Tâm, a common given name for both boys and girls in Vietnam, meaning “the heart” but can be understood as a person with dedication
Vietnamese parents give meaningful names to their boys and girls with certain hopes. Names in Vietnam often embody beauty in nature, like flowers and mountain trees, or a desirable feminine or masculine characteristic. This is an appeal of Vietnam’s naming culture and a good reason to find out more about Vietnamese names.
In this post, we provide you with the basics of Vietnamese name structure and how to distinguish male and female Vietnamese names. But first, know that if you see some Vietnamese with a name like this: “Nguyễn Tuấn”, their given name is certainly not Nguyen.
Vietnamese Name Structure
Vietnamese names follow the order that is similar to that of Chinese and Korean people: Family name + Middle name + Given name. Accordingly, the typical length of a Vietnamese name is 3 words (or 3 syllables), corresponding to the 3 positions as mentioned. Vietnamese children take the family name of their father.
Moreover, this above name order is the reason why the alternative vocabulary “First name” and “Last name” in English does not work for Vietnam; apparently “first name” in the sense of English goes last in the Vietnamese name order.
Parents in Vietnam give names to their children with loving hopes
However, unlike Korean where 3-word (or 3-syllable) names are a defined norm with very rare exceptions, there are Vietnamese names with 2 words (quite rare), 3, 4 or sometimes even 5 words. In such cases, chances are the middle name lasts 2 syllables or that the person takes their family name from both parents, not just the father (the women keep their maiden name even after marriage).
- This blog only mentions some of the most common names in Vietnam, and the rules are generalized.
- Contrary to English where most words are comprised of multiple syllables, the Vietnamese language consists of all 1-syllable words.
- The Vietnamese language has many tone marks, so even words with same letters can have different meanings if they have different tone marks. For example, “Dung”, a girl name meaning tolerant, and “Dũng”, a boy name meaning brave, have the same letter “D”, “U”, “N”, “G”, but the later has “~” tone marks.
- While given names may vary, the range of family names (surnames) in Vietnam is limited such as Nguyễn (yes, the legendary and most common Vietnamese surname), Trần, Lê, Phạm, Huỳnh, Phan, and Vũ.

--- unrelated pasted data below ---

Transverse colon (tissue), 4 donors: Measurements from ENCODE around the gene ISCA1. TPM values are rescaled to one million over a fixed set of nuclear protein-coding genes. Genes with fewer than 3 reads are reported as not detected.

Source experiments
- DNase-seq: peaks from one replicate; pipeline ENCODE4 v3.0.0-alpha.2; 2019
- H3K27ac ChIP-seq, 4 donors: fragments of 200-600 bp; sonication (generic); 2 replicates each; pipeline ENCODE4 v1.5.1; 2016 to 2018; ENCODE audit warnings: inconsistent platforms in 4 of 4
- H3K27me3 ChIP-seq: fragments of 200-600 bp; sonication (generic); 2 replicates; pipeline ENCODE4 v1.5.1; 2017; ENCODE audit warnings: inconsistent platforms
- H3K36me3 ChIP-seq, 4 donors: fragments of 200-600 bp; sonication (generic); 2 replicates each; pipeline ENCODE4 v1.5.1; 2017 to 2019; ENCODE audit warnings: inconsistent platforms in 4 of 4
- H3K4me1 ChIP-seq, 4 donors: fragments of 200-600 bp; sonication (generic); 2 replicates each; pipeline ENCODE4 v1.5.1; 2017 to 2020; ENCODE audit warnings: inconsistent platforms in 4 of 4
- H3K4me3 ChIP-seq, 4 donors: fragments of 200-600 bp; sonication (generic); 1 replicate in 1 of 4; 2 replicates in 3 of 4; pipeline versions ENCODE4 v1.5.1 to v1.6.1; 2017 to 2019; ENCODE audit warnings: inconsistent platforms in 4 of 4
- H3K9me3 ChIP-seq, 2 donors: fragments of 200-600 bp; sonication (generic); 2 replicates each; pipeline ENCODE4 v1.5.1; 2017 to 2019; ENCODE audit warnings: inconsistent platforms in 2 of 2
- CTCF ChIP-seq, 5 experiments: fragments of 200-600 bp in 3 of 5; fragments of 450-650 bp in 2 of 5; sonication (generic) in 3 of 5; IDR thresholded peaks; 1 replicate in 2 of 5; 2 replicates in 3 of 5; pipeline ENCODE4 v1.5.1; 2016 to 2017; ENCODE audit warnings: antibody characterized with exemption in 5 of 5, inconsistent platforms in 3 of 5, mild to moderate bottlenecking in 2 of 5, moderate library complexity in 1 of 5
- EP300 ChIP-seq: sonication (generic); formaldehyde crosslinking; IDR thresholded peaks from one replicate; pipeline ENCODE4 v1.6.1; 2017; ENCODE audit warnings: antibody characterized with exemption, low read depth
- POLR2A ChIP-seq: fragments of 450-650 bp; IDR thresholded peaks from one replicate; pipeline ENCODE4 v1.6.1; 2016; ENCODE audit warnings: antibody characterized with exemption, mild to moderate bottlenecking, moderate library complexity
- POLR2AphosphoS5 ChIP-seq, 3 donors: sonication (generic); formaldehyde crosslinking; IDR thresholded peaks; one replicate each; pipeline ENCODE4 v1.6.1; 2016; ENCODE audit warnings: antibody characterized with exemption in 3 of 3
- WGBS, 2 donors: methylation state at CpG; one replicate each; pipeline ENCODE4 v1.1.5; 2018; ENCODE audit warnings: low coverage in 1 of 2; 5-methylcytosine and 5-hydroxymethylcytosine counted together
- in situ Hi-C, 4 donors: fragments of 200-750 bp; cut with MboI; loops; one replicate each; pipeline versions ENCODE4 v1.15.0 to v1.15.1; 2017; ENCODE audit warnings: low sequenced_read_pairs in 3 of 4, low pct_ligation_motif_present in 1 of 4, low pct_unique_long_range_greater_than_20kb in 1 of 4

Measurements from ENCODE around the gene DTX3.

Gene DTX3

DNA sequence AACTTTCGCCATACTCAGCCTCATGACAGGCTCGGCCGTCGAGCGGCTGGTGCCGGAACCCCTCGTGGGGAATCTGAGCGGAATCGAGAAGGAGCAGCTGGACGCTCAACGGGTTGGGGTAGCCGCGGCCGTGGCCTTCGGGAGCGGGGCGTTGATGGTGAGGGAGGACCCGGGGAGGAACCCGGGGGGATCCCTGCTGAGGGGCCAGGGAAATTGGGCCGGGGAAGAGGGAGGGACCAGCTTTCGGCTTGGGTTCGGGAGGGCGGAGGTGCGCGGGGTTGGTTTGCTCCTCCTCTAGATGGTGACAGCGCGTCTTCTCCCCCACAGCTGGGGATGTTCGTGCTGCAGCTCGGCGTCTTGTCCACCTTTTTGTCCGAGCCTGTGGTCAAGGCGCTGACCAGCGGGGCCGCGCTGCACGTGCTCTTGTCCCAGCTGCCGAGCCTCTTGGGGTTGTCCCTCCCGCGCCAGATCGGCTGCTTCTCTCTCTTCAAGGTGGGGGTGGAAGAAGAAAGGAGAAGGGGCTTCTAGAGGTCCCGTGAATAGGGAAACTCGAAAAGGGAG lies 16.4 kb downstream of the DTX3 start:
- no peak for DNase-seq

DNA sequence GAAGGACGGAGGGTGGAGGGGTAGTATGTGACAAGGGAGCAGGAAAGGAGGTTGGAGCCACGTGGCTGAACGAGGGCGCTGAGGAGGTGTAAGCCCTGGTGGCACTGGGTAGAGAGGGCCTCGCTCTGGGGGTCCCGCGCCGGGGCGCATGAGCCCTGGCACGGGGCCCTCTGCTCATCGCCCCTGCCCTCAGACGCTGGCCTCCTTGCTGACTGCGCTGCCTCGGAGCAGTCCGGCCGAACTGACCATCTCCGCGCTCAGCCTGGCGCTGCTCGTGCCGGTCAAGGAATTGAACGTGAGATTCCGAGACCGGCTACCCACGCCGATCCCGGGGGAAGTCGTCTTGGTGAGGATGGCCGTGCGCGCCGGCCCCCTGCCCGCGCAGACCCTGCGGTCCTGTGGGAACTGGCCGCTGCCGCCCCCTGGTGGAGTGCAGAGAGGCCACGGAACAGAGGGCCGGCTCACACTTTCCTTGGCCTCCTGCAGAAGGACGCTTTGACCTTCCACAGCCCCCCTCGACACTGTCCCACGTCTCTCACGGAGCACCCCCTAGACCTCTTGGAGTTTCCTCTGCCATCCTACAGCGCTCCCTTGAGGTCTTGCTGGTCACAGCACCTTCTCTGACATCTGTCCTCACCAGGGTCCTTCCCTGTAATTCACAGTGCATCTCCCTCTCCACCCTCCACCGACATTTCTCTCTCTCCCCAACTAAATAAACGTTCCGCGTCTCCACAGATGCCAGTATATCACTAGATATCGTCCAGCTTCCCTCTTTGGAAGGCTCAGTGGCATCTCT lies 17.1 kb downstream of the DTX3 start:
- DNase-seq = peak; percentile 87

How to Distinguish Male and Female Vietnamese Names
The best telltale sign to differentiate between male and female names in Vietnam is the middle name! “Thị” is the characteristic middle name for females, while “Văn” is one for males. So if you look at a Vietnamese name and see the middle being either “Thị” or “Văn”, now you can tell.
Nevertheless, “Thị” and “Văn” are very old middle names that go way back to a distant past of a male-dominant society where women were even deprived of the right to go to school. Therefore, it is becoming increasingly rare over recent years to see girls and boys with these middle names. The middle name is now simply used to distinguish people of the same given name or just to make the name sound better.
Another way is to look at their given name (the last word of their name written in Vietnamese name order, not to confuse with Vietnamese names that appear in the email and social media default American name order). So for example, if you see names like Hương, Hoa, Hằng, Mai, Lan, Hồng, it’s highly likely a female. And names like Tuấn, Trương, Nam, Khang, Phúc, Phước, Quang, Hùng, Hưng are very likely male.
However, since memorizing a list of Vietnamese names just to say which one is male or female doesn’t quite make sense to a one-off visitor, this strategy of distinguishing names should apply only to those who are already learning (or interested in learning) Vietnamese. That way, they have regular exposure to Vietnamese names (which warrants the need to tell the difference also) and they can look at names, know the meaning of the vocabulary and can tell whether it’s a male or female name.
Phúc, meaning happiness, is a common name for boys but can sometimes be used to name a girl (but much less common)
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Common Vietnamese given names for Males and Females
Have a look at the most popular given names in Vietnam and their associated meanings.
Common Vietnamese girl names
– Duyên: charming, feminine
– Hiền: composed, congenial
– Hồng, Huệ, Lan: (names of flowers) beauty, feminine nature
– Hằng: angel of the full moon
– Thảo: caring, generous
– Thương: loving, caring
Common Vietnamese boy names
– Bách: (name of a mountain tree) strength, perseverance, eternity
– Cường: strength, power
– Dũng: bravery (with tone: Dũng, not to be confused with Dung – female name, meaning calm and feminine)
– Đức: ethical, with respectable principles
– Đạt: success, achievement
– Hải: ocean, generosity, with big dreams
Vietnamese names for both boys and girls
– An: peace, serenity, safety
– Anh: brilliance, intelligence
– Bảo: gem, invaluable property
– Bình: peace, calmness, composure
A student handwriting of Lê (family) Diễm (middle) Phước (given) – Diem Phuoc means a blessed being
Summary of How to Distinguish Male and Female Vietnamese Names
Knowing how to distinguish male and female Vietnamese names can help you to appropriately address or refer to a Vietnamese person, in your email contacts list for example, and creates a good impression. Otherwise, it is a fascinating strategy to impress your Vietnamese friends with your Vietnamese cultural knowledge.
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